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Distributed for Center for the Study of Language and Information

Revisiting the Essential Indexical

In this book, renowned philosopher John Perry responds to criticisms of his influential writing on “the essential indexical.” He begins by explaining the conclusions of his past articles. He then argues that many criticisms are based on confusions about the relation between the issues of opacity and cognitive significance, and other basic misunderstandings of his views. While dealing with criticisms, Perry makes a number of points about self-knowledge, the issue that motivated his original papers.

146 pages | 6 x 9 | © 2020

Lecture Notes

Language and Linguistics: Philosophy of Language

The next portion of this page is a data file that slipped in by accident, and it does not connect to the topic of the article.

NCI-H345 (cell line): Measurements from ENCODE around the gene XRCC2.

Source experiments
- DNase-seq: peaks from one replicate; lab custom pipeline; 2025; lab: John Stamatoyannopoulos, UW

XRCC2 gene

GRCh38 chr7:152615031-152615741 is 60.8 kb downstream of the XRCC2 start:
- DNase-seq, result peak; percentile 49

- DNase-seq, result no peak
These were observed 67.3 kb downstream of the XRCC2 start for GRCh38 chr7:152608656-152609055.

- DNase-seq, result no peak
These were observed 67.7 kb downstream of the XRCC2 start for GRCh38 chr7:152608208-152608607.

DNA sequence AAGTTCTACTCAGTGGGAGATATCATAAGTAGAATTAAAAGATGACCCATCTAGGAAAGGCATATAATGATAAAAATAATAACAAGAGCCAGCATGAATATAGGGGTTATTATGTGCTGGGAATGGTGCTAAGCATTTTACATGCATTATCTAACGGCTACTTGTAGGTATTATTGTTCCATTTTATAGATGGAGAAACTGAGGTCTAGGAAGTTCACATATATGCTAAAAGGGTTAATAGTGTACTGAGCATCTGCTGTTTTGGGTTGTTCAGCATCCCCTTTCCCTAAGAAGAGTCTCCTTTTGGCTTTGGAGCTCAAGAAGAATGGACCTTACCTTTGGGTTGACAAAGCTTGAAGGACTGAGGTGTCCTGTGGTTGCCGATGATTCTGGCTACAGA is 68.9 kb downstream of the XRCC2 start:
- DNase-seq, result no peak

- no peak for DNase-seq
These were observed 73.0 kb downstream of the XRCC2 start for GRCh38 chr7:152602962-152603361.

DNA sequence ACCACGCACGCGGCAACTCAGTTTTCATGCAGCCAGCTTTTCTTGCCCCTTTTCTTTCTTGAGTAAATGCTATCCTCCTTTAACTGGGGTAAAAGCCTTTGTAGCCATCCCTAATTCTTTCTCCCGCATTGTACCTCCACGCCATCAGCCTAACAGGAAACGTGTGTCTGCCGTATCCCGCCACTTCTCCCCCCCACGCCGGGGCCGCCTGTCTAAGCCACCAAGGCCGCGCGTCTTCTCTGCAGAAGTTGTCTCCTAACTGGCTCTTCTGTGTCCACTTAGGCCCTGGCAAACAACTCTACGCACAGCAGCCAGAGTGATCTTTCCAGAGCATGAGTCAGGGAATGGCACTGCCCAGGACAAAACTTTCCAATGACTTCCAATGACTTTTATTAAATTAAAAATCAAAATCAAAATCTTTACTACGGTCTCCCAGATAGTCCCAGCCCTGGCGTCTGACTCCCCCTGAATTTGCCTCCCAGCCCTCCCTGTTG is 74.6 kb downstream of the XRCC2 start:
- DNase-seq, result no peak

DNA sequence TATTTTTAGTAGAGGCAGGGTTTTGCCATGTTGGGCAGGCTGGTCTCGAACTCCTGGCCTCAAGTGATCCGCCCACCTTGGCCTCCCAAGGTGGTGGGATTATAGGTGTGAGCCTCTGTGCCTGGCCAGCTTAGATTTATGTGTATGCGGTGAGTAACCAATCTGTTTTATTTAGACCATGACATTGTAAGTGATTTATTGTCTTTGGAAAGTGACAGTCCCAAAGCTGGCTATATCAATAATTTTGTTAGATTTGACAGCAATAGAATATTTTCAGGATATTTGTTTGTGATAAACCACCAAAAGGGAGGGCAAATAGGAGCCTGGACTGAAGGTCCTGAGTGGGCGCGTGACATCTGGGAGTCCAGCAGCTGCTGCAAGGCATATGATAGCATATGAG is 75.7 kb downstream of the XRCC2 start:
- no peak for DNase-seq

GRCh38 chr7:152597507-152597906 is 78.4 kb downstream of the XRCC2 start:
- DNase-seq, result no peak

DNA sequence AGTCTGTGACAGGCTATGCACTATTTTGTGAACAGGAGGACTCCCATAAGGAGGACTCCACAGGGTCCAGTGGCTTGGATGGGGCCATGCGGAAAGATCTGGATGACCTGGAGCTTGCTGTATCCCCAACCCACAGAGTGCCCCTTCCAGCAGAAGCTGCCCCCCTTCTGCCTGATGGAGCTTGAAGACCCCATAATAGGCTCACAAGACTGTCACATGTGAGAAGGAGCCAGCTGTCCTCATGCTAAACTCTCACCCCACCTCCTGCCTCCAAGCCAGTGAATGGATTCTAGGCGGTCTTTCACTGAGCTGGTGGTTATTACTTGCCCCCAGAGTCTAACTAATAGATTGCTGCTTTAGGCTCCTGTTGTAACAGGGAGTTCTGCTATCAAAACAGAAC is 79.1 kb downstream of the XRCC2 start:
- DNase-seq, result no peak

Philosophy: Logic and Philosophy of Language

Table of Contents

1 Introduction
2 The Basic Claims
3 Opacity and Cognitive Significance
4 Names and Indexicals: New Theories of Reference
5 Names and Indexicals: Frege’s Theory of Reference
6 Referential, Nominal and Indexical Content
7 What About Opacity?
8 Hume and Heimson
9 A Prior Example
10 Kripke
11 Back to Self-Knowledge
12 Lewis’s Theory
13 The View From Everywhere
14 Conclusion

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